Matt and I were amused to find that we both had grown up playing exclusively on Nintendo consoles, enjoying games like The Legend of Zelda. Matt described himself as "the best consumer a company could ever want" because of consumer loyalty to Nintendo. We had both also started gaming around the 4th or 5th grade, and considered ourselves somewhat late-bloomers since we both remembered that many of our peers had started playing video games around 2nd grade. I mentioned that my youngest sister had started playing Zelda at four or five, and we started talking about the differences between our game preferences and those of our siblings. My sisters and I all shared a love for adventure games like Zelda and Super Mario. Matt's sister preferred games like Diner Dash that involved playing a character in generally real-life situations, which Matt couldn't understand. He enjoyed games that allowed him to explore worlds and do things that he would never be able to do in real life. "I could do Diner Dash in real life," Matt explained. "I could go out and be a waiter, so I why would I want to just play at being one?"
Thursday, April 8, 2010
Gaming conversation with Matt
Unlike me, hardcore Matt was a seasoned player of Diner Dash. Before reading the Soderman chapter and playing the game during lab, I had only heard of it. Matt had discovered it a couple of years ago when his then thirteen year-old sister had downloaded it. He had played it for hours at time, constantly re-downloading the sixty-minute trial. Despite having spent many hours of playing Diner Dash, Matt described the game as one that he would never purchase. His favorite games are those with high levels of replay, which he described as the ability of a game to be replayed with the possibility of different outcomes. Although Diner Dash does seem to offer some re-playability and is slightly different every time, Matt pointed out that the game does not offer much choice, in that the player can only perform/is expected to perform a very limited set of actions. Matt described his experience on Tuesday as very passive. I was surprised by this, because had found it a somewhat active experience, as I felt that I had to be very attentive, constantly perceiving and acting. Matt, on the other hand, had known exactly what and when to click, and had actually felt like the game was playing him, rather than the other way around. His was so attuned to the rhythm of the game, thanks to his many previous hours of gameplay, that he had simply been able to let the game guide his actions, almost without him having to think.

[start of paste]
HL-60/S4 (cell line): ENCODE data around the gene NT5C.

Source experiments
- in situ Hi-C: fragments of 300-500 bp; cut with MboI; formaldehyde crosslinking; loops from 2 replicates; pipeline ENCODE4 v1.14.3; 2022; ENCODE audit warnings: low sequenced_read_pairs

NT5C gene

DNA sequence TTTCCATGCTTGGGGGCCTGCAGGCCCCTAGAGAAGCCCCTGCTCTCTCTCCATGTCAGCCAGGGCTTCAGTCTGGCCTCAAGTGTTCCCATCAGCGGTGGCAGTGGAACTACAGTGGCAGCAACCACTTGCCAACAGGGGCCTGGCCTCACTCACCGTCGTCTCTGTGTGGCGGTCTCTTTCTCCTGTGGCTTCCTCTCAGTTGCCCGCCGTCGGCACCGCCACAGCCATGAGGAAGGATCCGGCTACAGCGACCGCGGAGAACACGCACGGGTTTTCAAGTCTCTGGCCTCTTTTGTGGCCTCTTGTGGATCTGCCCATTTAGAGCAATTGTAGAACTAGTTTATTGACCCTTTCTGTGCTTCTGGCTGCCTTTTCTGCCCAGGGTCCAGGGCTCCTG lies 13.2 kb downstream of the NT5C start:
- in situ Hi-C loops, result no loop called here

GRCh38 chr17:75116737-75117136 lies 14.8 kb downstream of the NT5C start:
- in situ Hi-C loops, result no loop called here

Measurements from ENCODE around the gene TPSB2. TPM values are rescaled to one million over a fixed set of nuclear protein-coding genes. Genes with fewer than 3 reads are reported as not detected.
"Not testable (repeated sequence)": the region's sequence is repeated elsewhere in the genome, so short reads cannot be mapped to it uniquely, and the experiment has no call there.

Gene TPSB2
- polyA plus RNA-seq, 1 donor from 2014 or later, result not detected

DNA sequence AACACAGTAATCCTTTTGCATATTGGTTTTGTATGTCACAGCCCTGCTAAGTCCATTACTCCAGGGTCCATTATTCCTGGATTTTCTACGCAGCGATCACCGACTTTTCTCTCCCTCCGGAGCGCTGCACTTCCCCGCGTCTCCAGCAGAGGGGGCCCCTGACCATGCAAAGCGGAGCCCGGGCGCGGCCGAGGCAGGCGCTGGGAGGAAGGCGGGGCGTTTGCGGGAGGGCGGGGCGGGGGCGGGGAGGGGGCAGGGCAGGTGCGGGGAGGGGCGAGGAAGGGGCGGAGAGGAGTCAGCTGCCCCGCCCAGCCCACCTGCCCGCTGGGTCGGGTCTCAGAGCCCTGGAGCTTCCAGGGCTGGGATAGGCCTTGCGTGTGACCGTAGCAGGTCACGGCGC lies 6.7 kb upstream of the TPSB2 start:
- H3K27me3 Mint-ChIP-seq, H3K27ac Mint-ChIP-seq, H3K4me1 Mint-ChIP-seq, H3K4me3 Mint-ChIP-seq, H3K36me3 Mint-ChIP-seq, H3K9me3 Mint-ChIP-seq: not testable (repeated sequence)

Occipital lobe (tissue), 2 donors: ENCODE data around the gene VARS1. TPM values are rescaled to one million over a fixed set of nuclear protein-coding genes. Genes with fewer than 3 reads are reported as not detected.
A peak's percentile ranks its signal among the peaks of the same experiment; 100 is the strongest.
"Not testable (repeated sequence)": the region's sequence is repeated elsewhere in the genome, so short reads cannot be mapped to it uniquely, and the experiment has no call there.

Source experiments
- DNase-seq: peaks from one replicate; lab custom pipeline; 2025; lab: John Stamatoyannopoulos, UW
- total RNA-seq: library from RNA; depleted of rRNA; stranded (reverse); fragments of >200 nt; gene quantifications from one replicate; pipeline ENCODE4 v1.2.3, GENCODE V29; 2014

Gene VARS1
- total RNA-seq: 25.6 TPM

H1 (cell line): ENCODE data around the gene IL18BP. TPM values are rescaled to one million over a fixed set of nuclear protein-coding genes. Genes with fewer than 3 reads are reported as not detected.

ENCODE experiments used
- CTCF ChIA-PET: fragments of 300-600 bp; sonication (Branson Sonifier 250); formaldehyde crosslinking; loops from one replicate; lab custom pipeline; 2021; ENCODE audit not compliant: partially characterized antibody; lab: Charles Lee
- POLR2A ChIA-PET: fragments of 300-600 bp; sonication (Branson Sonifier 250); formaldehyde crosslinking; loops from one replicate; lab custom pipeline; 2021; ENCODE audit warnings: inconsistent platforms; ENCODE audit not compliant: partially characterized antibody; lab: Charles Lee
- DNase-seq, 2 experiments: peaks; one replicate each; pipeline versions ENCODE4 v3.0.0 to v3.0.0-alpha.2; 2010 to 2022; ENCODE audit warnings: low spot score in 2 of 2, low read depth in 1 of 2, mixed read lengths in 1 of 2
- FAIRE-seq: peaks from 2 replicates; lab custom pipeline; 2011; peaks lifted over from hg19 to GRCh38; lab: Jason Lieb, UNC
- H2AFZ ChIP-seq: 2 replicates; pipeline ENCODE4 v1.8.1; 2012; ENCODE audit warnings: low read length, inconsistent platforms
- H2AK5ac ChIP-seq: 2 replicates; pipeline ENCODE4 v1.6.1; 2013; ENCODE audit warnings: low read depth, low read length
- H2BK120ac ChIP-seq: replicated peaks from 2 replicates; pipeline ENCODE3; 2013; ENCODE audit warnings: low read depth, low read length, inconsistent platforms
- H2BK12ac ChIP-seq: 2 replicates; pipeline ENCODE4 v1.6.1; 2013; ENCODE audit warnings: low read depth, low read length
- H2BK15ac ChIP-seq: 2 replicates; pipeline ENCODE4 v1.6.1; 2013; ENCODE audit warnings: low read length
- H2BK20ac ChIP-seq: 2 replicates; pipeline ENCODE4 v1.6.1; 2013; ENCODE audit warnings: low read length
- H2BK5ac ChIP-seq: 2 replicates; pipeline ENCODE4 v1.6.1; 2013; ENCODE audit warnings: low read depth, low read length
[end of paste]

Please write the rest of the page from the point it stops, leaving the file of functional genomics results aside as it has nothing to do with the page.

Posted by Sabrina at 8:28 AM